February is National Marfan Awareness Month, and that makes this an ideal time for spreading awareness about Marfan Syndrome. The earlier symptoms of Marfan Syndrome are detected, the more effective will be any treatment delivered to someone afflicted by it. In Hernando and elsewhere in the U.S., Marfan Syndrome is largely an inherited disease, except in those relatively few cases where it appears spontaneously in an individual, with no prior family history of it. Senior home care professionals are ideally positioned to detect symptoms of Marfan Syndrome and react appropriately so that patients can continue to enjoy good quality of life.
What is Marfan Syndrome?
Marfan Syndrome is a genetic disorder that has its greatest impact in the connective tissue of the body. All the body’s cells, tissues, and organs are held together by connective tissue, and that’s why it has such an immense role in body growth and development. Marfan Syndrome occurs when there is a mutation in the gene which is responsible for the manufacture of a protein called fibrillin-1.
The net result of this is that there’s an increase in another protein known as ‘transforming growth factor beta’, which gives rise to all the symptoms and problems associated with Marfan Syndrome. Since this is a disorder affecting the body’s connective tissue, it can literally have an impact at just about any location within the body. The most common effects are manifested in the bones, joints, eyes, blood vessels, and unfortunately in the heart. When Marfan Syndrome affects the heart, it most often causes an enlargement of the aorta, and that can be a life-threatening situation.
How do people get Marfan Syndrome?
Only about one person out of 5,000 has Marfan syndrome, and it is an ailment that can trouble both genders, as well as all ethnic groups and races. Approximately 75% of all people with Marfan syndrome inherit it from one of their parents, and any parent who has Marfan Syndrome has a 50-50 chance of passing it on to each of their children.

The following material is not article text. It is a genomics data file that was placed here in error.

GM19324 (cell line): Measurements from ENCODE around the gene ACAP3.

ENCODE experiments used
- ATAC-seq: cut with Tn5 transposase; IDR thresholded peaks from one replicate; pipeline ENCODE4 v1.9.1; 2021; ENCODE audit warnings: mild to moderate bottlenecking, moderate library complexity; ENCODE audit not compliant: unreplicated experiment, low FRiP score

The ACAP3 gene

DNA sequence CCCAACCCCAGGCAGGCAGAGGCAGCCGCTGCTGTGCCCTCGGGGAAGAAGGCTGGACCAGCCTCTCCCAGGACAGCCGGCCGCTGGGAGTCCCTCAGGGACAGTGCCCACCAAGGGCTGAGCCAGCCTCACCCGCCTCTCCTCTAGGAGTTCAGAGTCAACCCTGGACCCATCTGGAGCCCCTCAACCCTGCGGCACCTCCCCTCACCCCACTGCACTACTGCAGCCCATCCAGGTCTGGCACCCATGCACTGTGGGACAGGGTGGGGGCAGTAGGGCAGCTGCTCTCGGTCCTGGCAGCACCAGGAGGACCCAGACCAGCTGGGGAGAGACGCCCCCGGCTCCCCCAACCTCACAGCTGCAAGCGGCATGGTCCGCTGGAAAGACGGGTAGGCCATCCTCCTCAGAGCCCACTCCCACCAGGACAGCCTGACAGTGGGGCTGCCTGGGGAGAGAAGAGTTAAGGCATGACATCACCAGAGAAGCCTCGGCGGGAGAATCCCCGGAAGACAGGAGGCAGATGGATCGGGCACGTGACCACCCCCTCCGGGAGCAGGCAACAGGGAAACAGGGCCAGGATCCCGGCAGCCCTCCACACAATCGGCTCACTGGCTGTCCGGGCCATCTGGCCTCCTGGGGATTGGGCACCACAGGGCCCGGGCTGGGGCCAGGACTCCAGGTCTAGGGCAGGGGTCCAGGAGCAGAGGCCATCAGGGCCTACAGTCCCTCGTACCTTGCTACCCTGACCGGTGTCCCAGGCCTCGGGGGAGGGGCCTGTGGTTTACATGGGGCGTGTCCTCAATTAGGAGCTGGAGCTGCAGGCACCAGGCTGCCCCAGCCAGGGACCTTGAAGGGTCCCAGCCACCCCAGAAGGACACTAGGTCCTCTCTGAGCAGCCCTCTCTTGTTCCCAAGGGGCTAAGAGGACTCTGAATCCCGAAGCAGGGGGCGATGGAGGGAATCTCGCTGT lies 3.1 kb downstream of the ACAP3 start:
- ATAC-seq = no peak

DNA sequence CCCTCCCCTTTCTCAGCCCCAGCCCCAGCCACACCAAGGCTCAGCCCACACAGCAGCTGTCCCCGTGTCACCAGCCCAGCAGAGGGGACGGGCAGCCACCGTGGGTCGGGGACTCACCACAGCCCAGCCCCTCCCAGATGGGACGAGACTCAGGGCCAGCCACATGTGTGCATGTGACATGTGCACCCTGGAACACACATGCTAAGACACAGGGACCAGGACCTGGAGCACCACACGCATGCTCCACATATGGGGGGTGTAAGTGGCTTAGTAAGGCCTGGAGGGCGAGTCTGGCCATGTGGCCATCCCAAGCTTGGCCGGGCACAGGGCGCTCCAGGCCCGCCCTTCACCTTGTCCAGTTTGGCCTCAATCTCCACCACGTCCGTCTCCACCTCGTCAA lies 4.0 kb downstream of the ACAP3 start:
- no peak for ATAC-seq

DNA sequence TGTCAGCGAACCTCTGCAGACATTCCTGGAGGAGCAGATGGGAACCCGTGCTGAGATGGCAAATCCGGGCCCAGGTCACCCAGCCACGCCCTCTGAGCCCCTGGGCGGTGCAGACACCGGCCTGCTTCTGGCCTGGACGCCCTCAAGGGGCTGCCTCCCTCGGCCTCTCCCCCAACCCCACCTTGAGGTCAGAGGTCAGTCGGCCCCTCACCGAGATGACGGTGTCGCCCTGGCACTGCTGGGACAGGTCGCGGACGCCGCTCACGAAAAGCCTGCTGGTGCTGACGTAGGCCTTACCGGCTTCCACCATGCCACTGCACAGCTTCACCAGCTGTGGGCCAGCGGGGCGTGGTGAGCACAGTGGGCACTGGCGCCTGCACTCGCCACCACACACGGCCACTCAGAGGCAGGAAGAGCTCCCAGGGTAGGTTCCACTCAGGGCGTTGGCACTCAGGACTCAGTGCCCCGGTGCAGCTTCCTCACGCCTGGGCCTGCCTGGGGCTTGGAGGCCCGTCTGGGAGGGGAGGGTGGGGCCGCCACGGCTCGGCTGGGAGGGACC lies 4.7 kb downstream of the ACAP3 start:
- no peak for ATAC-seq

Although it is primarily an inherited disease, Marfan Syndrome can spontaneously appear in someone who has no family history of the disease. Cases like these are considered spontaneous mutations because the afflicted person is the first individual in their family to have Marfan Syndrome. Even though Marfan Syndrome is present at birth for all those bothered by it, symptoms may not show up at all during the early part of a person’s life.
Other people demonstrate symptoms of Marfan Syndrome immediately after birth, and these have to be carefully managed so that a person can live a long and healthy life. People afflicted with Marfan Syndrome can have the same life expectancy as individuals without it, but constant monitoring and caretaking must be involved, so that symptoms don’t become life-threatening. The earlier that any treatment is applied, the more likely it is for a favorable outcome to be achieved. It should also be borne in mind that some symptoms of Marfan Syndrome can become worse over time, and those situations require even more careful monitoring and treatment.
How does Marfan Syndrome affect your heart during aging?
At any point in time, someone troubled by Marfan Syndrome can experience an enlarged aorta, which is the largest artery carrying blood away from the heart. An enlarged aorta is more likely to occur in a younger person who has Marfan Syndrome, but it can literally occur at any point in a person’s life, so periodic screening by ultrasound is a good precaution to take. If the aorta becomes enlarged, there is a danger that it will burst, and that could become a life-threatening situation. People have been known to die suddenly as a result of a burst aorta.
The normal size of the aorta is 2 cm, and it is considered to be enlarged at 3 cm, but it is most likely to burst when it has reached a width of about 5 cm, and that can lead to serious problems. This can also leave a patient more susceptible to atherosclerosis, hardening of the arteries, in other locations around the body, and that can degrade circulation such that a critical point might be reached. A person who has Marfan Syndrome will generally experience sudden strong pain in the abdominal area, or in the lower back when there is a rupture of the aortic artery, and it must then be dealt with immediately.
For many people, there are no signs or symptoms of aortic enlargement at all, right up until the time a rupture occurs. That is why screening is so important for people who have Marfan Syndrome, and why periodic monitoring should be carried out. With February being National Marfan Syndrome Month, this might be the best time of the year to get screened, so you can have peace of mind about your personal health status.